Tom Eblen

E. Ky's future hinges on altering relationship with coal

HAZARD — The keynote speaker at the 22nd annual East Kentucky Leadership Conference was Ron Eller, a leading authority on the history of modern Appalachia.

The University of Kentucky history professor also was given the East Kentucky Leadership Foundation's annual "private individual" award, which comes with a beautiful, handmade wooden chair.

By the time Eller finished speaking Thursday evening, I suspect many in the audience of 250 were ready to break the chair over his head.

Eller, an eighth-generation Appalachian who was the first member of his family to go to college, said the region will never catch up with the rest of the nation economically as long as it is defined by industries that abusively extract natural resources, especially the dwindling supply of coal.

"We must begin, I think, by abolishing surface mining, including the radically destructive practice of mountaintop removal," Eller said. "Mountaintop removal isn't necessary to the region or to the national economy. It's just cheaper.

"We can continue to mine coal, gas and other mineral resources. But the impact of extraction on the land, on our water resources, on our forest resources and other sensitive ecosystems must be strictly regulated and enforced. In the long run, we will have to move away from an extractive economy, especially one based upon coal."

The final speaker of the two-day conference at Hazard Community and Technical College was House Speaker Greg Stumbo, a Prestonsburg Democrat who serves on the board of a coal company. He revised his planned remarks to respond to Eller.

Some of what Stumbo said was defensive: Why do people who no longer live in the mountains think they know what's best for them? Subdivisions built on Lexington farmland are just as bad for the environment as surface mining in the mountains.

Some of it was matter of fact: We must move beyond coal, which will eventually be gone. We also must understand that coal produces half the nation's electricity — and more than 90 percent of Kentucky's electricity — and nothing can change that any time soon.

And some of what Stumbo said was new and interesting: Rather than abolish surface mining, which he said isn't economically practical, leaders in Eastern Kentucky must become more creative and demanding about how mined land is reclaimed and reused.

Stumbo cited several examples where mined land has been turned into airports, subdivisions, parks, golf courses and commercial development. But he also acknowledged that much other mined land has been poorly reclaimed as useless "pasture."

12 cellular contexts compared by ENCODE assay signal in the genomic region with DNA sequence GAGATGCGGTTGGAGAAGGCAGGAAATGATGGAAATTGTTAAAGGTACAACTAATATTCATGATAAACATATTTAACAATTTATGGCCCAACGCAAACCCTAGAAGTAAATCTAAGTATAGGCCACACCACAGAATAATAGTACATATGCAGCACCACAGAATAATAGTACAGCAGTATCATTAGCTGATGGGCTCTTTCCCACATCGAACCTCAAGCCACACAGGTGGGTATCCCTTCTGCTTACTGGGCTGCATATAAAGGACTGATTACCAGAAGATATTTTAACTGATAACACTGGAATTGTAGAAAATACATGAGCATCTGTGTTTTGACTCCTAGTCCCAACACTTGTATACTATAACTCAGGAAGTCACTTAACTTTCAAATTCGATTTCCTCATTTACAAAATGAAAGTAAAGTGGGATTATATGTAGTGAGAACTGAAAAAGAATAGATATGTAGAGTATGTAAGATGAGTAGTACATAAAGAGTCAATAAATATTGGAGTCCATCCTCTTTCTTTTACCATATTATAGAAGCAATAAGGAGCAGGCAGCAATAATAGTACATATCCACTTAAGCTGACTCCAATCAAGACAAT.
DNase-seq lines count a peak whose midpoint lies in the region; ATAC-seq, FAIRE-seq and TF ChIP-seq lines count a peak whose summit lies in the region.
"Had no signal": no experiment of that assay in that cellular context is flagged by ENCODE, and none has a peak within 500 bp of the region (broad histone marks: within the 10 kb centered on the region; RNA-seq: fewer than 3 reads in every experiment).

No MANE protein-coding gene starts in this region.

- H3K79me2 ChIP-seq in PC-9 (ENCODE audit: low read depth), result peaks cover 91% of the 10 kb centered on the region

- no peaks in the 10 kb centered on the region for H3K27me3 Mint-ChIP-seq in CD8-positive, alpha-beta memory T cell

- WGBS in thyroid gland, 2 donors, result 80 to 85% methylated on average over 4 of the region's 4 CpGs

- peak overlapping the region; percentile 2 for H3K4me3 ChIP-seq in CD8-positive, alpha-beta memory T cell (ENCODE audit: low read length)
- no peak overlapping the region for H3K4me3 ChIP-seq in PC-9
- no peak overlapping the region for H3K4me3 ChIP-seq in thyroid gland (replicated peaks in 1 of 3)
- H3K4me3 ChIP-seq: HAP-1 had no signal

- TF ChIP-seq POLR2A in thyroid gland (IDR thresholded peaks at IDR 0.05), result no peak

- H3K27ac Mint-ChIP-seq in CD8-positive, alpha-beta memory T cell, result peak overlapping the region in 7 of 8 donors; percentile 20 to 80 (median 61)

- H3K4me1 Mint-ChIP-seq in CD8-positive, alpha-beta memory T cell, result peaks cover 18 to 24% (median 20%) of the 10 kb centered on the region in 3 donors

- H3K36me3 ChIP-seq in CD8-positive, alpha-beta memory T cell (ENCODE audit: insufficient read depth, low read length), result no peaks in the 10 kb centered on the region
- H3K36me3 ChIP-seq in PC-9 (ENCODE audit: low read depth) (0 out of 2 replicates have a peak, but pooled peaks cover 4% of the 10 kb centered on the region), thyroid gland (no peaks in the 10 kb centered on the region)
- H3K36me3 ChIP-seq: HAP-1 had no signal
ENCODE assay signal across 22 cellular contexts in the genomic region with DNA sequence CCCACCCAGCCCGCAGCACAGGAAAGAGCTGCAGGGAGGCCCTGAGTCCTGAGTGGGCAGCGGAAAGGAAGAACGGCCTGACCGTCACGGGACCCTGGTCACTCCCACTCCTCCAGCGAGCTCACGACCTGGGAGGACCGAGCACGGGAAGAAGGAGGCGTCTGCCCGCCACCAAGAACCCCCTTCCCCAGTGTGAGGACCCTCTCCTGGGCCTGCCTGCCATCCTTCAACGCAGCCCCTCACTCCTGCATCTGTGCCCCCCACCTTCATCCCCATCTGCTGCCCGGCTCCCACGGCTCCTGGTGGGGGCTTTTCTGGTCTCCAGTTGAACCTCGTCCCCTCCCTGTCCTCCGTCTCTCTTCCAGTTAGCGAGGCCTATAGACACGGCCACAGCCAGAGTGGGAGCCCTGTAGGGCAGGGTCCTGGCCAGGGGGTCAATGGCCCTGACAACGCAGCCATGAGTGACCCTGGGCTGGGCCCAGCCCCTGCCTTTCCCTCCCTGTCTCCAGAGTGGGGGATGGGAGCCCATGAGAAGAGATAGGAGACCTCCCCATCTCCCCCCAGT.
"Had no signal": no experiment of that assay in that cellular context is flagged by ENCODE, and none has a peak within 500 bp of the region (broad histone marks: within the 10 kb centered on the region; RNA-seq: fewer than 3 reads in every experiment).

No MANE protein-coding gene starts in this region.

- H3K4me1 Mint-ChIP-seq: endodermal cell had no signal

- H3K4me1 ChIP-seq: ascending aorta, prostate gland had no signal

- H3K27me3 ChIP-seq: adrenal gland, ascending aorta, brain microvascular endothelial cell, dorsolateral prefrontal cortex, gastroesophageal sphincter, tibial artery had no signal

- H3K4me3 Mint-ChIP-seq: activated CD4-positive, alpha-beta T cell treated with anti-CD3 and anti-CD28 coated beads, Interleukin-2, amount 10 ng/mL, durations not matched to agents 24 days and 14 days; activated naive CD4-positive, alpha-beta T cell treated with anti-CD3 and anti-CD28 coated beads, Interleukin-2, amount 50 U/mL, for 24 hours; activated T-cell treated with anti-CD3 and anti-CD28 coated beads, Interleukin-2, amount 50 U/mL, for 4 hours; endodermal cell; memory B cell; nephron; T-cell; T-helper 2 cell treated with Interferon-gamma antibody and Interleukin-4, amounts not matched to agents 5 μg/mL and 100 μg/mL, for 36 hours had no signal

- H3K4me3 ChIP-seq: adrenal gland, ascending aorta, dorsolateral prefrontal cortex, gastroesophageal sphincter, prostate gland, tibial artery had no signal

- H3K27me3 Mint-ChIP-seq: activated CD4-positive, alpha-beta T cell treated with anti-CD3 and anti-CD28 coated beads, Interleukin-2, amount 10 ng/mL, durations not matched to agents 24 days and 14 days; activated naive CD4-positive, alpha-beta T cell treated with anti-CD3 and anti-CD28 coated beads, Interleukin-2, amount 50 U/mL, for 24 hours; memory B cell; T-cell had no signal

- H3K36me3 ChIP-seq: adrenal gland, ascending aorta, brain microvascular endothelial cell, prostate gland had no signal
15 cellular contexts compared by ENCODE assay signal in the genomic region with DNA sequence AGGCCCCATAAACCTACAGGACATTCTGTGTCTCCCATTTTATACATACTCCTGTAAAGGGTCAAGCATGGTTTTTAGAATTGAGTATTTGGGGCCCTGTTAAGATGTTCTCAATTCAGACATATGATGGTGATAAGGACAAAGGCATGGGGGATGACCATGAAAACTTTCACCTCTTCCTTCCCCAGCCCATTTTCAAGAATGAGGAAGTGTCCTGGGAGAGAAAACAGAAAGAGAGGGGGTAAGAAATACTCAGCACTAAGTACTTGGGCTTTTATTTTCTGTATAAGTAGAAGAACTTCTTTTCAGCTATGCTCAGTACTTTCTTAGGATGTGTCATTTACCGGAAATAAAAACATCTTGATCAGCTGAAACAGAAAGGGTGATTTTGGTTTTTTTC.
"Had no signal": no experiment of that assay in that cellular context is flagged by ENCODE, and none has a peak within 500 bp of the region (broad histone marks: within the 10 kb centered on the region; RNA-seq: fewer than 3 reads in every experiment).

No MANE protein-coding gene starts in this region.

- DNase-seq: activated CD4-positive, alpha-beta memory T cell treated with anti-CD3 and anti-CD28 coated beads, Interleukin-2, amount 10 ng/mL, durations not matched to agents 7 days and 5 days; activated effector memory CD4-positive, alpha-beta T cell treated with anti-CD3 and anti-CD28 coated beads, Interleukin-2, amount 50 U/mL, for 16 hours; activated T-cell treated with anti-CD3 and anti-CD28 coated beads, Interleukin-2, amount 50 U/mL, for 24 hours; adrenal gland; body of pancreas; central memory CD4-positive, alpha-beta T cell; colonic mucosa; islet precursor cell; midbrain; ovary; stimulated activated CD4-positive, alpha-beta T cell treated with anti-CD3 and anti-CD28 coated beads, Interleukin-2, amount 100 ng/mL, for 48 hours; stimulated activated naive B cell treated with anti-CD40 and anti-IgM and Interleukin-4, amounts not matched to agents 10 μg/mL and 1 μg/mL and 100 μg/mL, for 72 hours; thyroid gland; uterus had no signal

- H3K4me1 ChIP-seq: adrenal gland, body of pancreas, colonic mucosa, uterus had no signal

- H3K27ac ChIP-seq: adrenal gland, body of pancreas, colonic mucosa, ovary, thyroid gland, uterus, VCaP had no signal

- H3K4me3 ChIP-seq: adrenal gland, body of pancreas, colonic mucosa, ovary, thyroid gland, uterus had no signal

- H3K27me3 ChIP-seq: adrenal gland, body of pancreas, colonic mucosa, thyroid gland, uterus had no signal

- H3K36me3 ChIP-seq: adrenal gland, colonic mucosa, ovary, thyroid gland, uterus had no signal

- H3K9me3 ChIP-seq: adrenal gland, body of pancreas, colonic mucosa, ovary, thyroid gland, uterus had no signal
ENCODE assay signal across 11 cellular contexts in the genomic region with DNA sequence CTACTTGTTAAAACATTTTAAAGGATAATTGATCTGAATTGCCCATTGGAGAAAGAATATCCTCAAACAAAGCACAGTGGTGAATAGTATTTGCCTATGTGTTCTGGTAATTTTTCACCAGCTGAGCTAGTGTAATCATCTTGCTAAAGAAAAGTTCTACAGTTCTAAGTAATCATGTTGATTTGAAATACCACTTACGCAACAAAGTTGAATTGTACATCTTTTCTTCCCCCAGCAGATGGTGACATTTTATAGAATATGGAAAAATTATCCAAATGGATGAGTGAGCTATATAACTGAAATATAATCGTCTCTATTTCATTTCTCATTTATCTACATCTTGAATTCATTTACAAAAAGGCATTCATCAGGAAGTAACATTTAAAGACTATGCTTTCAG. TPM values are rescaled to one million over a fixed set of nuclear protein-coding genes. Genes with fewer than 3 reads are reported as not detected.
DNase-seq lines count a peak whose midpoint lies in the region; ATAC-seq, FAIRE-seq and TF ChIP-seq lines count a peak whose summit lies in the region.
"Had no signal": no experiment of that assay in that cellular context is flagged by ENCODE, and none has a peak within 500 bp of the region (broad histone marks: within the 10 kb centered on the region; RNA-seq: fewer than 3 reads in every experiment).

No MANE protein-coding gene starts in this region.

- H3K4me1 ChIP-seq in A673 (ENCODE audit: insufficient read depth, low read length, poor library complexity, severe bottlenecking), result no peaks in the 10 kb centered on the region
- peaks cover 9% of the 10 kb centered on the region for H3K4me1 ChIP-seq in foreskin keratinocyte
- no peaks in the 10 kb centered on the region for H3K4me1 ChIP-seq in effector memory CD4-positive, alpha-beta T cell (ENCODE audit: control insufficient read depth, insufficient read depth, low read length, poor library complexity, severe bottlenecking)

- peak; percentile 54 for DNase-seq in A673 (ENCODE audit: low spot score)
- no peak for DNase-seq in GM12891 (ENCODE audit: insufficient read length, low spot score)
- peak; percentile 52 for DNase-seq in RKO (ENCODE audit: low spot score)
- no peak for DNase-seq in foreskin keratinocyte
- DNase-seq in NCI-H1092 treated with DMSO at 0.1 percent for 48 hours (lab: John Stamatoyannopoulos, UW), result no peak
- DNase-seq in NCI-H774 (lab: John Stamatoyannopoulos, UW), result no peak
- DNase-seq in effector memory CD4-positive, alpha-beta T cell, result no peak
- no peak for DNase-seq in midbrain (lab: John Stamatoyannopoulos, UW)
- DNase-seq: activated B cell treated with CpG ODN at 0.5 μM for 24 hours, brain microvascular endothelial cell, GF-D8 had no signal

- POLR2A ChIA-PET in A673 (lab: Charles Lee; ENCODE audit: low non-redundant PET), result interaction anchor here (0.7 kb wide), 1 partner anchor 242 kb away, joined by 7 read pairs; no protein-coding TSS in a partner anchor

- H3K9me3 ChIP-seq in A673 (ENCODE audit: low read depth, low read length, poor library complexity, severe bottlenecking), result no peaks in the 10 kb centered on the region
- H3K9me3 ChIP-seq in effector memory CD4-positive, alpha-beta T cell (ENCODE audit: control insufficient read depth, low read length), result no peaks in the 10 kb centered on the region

Stumbo said he has begun talking with Gov. Steve Beshear about creating a state master plan for engaging landowners, regulators and community leaders to require better plans for post-mining use before land can be mined. If done properly, he said, more mined land could become an asset for the region instead of a liability.

I've been attending the East Kentucky Leadership Conference off and on since 1998, and it gets more interesting every year. That's because the people who come seem more willing to discuss controversial subjects, question the way things have always been done and embrace new ideas.

A growing theme of the conference has been entrepreneurship and how digital technology could be harnessed to reduce the region's economic isolation. More leaders in Eastern Kentucky now understand that their economy won't be fixed by attracting big, outside employers so much as by educating and enabling creative, hard-working locals.

Jerry Rickett of the Kentucky Highlands Investment Corp., one of the oldest and most successful organizations working to develop home-grown businesses, noted that there are more than 82,000 "micro enterprises" in Kentucky's Appalachian counties. Imagine, he said, how many jobs could be created if some of those businesses could grow enough to hire just one more person?

Entrepreneurship and a more diverse economy are vital to Eastern Kentucky's future. But another key will be the willingness of the region's people to better manage their bittersweet, century-old relationship with the coal industry.

Kentuckians must find ways to make the coal industry a better environmental steward, community partner and contributor to the quality of life in the mountains — either by Eller's way, Stumbo's way or intelligent combinations of them both.

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